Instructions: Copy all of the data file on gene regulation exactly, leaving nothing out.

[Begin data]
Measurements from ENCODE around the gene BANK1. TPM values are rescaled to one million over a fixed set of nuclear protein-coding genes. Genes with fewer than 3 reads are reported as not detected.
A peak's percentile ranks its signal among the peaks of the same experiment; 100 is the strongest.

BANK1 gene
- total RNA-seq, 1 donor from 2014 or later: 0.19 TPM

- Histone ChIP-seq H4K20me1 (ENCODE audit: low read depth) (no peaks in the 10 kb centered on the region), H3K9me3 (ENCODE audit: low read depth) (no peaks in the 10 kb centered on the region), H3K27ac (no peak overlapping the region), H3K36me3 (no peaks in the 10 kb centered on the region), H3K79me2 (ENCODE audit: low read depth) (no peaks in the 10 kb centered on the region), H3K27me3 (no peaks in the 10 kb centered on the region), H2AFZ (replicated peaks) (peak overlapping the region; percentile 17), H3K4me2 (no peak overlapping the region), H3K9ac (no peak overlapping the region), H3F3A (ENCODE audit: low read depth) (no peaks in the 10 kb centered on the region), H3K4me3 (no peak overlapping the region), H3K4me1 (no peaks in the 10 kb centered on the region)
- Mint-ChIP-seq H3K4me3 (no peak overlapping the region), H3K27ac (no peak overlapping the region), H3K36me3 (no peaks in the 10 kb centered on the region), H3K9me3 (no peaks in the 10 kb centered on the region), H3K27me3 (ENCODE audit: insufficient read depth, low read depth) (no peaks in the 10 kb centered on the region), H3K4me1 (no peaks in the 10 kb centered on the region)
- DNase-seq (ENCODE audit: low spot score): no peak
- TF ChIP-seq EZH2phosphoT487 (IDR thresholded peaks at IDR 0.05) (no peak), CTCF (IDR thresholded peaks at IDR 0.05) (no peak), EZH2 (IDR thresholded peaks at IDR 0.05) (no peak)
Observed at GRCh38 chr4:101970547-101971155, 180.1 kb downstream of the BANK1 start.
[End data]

Measurements from ENCODE around the gene BANK1. TPM values are rescaled to one million over a fixed set of nuclear protein-coding genes. Genes with fewer than 3 reads are reported as not detected.
A peak's percentile ranks its signal among the peaks of the same experiment; 100 is the strongest.

BANK1 gene
- total RNA-seq, 1 donor from 2014 or later: 0.19 TPM

- Histone ChIP-seq H4K20me1 (ENCODE audit: low read depth) (no peaks in the 10 kb centered on the region), H3K9me3 (ENCODE audit: low read depth) (no peaks in the 10 kb centered on the region), H3K27ac (no peak overlapping the region), H3K36me3 (no peaks in the 10 kb centered on the region), H3K79me2 (ENCODE audit: low read depth) (no peaks in the 10 kb centered on the region), H3K27me3 (no peaks in the 10 kb centered on the region), H2AFZ (replicated peaks) (peak overlapping the region; percentile 17), H3K4me2 (no peak overlapping the region), H3K9ac (no peak overlapping the region), H3F3A (ENCODE audit: low read depth) (no peaks in the 10 kb centered on the region), H3K4me3 (no peak overlapping the region), H3K4me1 (no peaks in the 10 kb centered on the region)
- Mint-ChIP-seq H3K4me3 (no peak overlapping the region), H3K27ac (no peak overlapping the region), H3K36me3 (no peaks in the 10 kb centered on the region), H3K9me3 (no peaks in the 10 kb centered on the region), H3K27me3 (ENCODE audit: insufficient read depth, low read depth) (no peaks in the 10 kb centered on the region), H3K4me1 (no peaks in the 10 kb centered on the region)
- DNase-seq (ENCODE audit: low spot score): no peak
- TF ChIP-seq EZH2phosphoT487 (IDR thresholded peaks at IDR 0.05) (no peak), CTCF (IDR thresholded peaks at IDR 0.05) (no peak), EZH2 (IDR thresholded peaks at IDR 0.05) (no peak)
Observed at GRCh38 chr4:101970547-101971155, 180.1 kb downstream of the BANK1 start.